Granite Colors, Counter Top Colors and Design Details


Whether it's granite colors, marble, Corian counter top colors or Silestone colors you're looking for, it will be easy to find a counter top color that perfectly suits your decor with hundreds of beautiful shades available.

The tricky part will be deciding which one of the many gorgeous colors you love the most!

Create Your Own Vibe With Color

mosaic tile backsplash picture

Choosing your granite colors, Corian counter top colors or Silestone colors is an exciting and important decision to make when planning your kitchen, bath and other home projects.

Color has tremendous impact as an emotional trigger that sets the mood of a space.

So, it is essential that you spend some time coordinating your counter top colors with your kitchen cabinets, and faucet, appliances, wall and floor paint colors to achieve the look and feel you desire.

If you are starting from scratch try these tips for choosing a color scheme that can be found at this useful resource.

Blacks and gray granite colors or Silestone colors will create a sleek and modern look that is cool and sophisticated while gold, brown and ivory counter top colors have an old-world, rustic charm that is comfortable yet elegant.

Blue and purple are vibrant and energetic. Darker reds and plums are cozy and romantic and greens can be casual or formal depending on the shade you choose.

You'll find granite colors and marble colors ranging from soft beige to golden brown, light pinks to rich corals, greens of all shades, blacks, whites and blues.

and Corian countertop colors and other manufactured countertops by Zodiac, Cambria and Gibraltar present lots of choices too, but for more subtle shades or one-of-a-kind patterns marble and granite colors present the most options.

Corian has a distinctly different look than the natural and engineered stones. Since it is a plastic, Corian counter top colors tend not to be as rich in tone nor possess the depth of color that you'll especially find in marble and granite colors and even in Silestone colors.

An important point to remember when choosing a color scheme is that neutral earth tones and classic styles "sell" better if a move is in your future. However, if your tastes run toward the more dramatic and exotic granite colors or marble colors, go for it! After all, the countertops are for you to love and enjoy and very often it's the unique that commands a premium upon resale.

Simple Tips On Design

Also, keep in mind that it is generally better to minimize the number of different elements you combine in a design and choose those that share common features in order to create a unified theme. But you can still mix and match texture, pattern and color. Get some great tips on choosing interior design colors.

For example, you could combine a polished granite countertop with a tumbled marble backsplash and a slate floor. Use a polished finish on one surface and honed on another. Or mix a dramatic pattern with a simple one. The idea is to create a harmonious balance.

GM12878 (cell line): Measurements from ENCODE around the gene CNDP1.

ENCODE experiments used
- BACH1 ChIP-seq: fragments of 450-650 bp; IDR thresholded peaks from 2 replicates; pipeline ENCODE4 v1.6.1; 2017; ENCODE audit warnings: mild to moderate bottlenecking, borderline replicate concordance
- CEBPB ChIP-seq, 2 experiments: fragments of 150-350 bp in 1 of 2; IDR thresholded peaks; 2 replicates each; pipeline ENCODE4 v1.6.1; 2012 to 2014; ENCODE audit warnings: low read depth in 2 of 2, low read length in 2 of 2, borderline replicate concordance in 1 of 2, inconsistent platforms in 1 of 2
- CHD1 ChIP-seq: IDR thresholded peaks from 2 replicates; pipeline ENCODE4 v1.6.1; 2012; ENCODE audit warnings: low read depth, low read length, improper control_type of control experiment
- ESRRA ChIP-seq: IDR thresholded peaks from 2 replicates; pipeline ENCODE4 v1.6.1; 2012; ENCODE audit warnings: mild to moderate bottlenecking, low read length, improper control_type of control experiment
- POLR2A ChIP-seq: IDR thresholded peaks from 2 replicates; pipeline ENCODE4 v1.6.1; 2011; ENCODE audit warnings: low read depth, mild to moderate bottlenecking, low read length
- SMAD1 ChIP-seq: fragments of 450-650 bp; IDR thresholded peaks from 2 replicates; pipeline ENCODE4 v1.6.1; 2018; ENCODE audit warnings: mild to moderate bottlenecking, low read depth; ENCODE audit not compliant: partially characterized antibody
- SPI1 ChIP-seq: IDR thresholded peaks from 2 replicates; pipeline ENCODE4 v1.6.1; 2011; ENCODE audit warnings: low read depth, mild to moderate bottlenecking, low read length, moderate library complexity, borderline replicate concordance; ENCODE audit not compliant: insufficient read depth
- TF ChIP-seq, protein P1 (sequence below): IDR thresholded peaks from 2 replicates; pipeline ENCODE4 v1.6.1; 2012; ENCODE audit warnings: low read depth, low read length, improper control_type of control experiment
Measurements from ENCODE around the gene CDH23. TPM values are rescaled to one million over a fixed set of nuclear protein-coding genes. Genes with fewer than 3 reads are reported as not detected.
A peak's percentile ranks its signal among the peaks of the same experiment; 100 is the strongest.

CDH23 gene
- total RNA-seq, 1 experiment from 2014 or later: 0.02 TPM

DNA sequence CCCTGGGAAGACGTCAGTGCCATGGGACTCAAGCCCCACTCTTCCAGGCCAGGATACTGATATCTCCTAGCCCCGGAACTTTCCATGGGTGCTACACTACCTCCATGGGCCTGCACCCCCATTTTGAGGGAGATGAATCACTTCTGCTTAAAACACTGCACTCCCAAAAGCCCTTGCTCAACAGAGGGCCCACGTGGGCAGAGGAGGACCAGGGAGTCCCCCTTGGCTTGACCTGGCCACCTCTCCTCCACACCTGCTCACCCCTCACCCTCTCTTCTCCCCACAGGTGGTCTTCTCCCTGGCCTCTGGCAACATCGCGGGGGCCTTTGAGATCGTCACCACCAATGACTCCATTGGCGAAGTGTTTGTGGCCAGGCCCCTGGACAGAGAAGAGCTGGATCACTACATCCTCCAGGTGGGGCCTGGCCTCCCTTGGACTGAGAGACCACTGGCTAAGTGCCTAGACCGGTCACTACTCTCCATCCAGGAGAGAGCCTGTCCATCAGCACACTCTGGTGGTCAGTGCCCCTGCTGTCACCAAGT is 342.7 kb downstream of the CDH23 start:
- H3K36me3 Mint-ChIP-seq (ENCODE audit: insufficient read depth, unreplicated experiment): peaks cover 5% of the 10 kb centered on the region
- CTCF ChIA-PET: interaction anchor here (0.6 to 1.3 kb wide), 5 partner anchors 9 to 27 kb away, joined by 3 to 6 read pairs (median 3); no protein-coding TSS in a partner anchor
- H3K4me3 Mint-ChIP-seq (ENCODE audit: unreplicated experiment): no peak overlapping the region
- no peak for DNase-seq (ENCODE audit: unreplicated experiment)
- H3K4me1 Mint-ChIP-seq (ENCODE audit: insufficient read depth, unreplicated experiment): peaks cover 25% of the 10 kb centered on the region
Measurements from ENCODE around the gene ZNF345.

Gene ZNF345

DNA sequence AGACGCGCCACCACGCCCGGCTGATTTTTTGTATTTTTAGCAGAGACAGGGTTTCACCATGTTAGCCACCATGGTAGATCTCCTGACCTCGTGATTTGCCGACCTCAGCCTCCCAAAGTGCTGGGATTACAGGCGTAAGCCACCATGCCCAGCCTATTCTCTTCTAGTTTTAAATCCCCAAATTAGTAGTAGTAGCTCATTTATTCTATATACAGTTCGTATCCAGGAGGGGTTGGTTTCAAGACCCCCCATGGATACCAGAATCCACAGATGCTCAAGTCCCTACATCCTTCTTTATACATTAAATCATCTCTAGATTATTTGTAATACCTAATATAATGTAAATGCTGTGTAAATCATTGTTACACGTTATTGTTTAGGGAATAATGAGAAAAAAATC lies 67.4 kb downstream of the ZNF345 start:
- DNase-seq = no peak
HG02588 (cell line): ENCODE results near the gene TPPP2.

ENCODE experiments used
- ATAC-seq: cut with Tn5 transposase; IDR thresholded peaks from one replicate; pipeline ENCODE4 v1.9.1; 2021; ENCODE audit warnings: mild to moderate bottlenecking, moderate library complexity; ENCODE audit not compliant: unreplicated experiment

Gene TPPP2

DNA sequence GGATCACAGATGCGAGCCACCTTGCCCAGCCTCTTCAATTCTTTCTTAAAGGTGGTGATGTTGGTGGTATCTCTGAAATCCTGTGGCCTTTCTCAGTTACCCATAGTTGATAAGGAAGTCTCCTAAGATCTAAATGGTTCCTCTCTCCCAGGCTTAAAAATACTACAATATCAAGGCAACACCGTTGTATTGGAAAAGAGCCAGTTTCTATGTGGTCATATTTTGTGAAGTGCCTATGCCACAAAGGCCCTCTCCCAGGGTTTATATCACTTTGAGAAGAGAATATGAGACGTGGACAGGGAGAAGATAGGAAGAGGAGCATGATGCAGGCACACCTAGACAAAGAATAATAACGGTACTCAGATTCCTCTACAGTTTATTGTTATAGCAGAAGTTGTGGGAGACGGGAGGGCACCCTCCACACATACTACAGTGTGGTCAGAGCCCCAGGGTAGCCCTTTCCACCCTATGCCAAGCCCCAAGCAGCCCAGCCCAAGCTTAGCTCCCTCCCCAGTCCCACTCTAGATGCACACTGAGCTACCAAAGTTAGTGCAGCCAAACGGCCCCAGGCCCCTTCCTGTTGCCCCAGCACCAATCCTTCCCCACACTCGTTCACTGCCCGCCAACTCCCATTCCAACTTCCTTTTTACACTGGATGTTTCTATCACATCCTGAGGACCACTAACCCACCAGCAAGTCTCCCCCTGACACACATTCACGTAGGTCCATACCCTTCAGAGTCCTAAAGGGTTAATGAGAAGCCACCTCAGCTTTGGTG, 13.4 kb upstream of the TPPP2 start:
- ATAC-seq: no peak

Counter Top Patterns

Granite colors are so interesting because of the variety in the pattern. Generally there is a flecked or pebbled appearance, but even when highly structured the quartz, crystals and minerals that make up the "flecks and pebbles" vary in size and density.

Many other granite colors lack any consistent arrangement of the crystals and other elements and are said to have movement in their pattern.

Granite colors with lots of movement in their pattern add a dramatic flare to your design and are truly one-of-a-kind.

Corian color patterns and Silestone color patterns however, feature very consistent and highly structured speckled or pebbled patterns.

Because of this, some people feel that Silestone counter top colors and Corian counter top colors are "boring" compared to granite, but many prefer the uniform look and believe it adds stability to the design.

Marble and other natural stones have unique pattern characteristics that you'll also want to consider for your design. Marble typically has veins and swirls of color.

Travertine can look similar to some marbles, but generally has much smaller veins and continuous, asymmetrical tonal variations. Travertine also has pits and pores that add a textural quality. These pores can be left natural or filled in to make a smoother surface that is easier to keep clean.

Limestone stays within the earth tones and shows minimal color variation although you will often find fossilized sea creatures that are millions of years old embedded in the surface.

Counter Top Finishes

Polished. When considering granite colors you must also think about the finish. A mirror-like polished finish is generally your best bet for granite, marble and engineered quartz countertop brands. A polished finish enhances the subtlety and depth of color, is very smooth and pleasing to the touch, is easy to clean and looks fantastic.

Honed. This type of finish is similar to a "matte" photograph. Counter top colors are rich with a honed finish, but more muted and flat. A honed finish still looks very nice and is warmer than a polished finish, but it is also more prone to staining has a tendency to show fingerprints and is otherwise more difficult to keep clean. For these last reasons, a honed finish is best suited for a backsplash, powder bath or for flooring.

Flamed and brushed
finishes create a rough surface with lots of texture. These finishes aren't practical for countertops, but are great for fireplaces, floors, fountains, walls and other more decorative pieces.

Specialty finishes

such as flamed, brushed or honed are only for granite, marble or other natural stones. Engineered stone surfaces do come in either a "polished" or "flat" finish.

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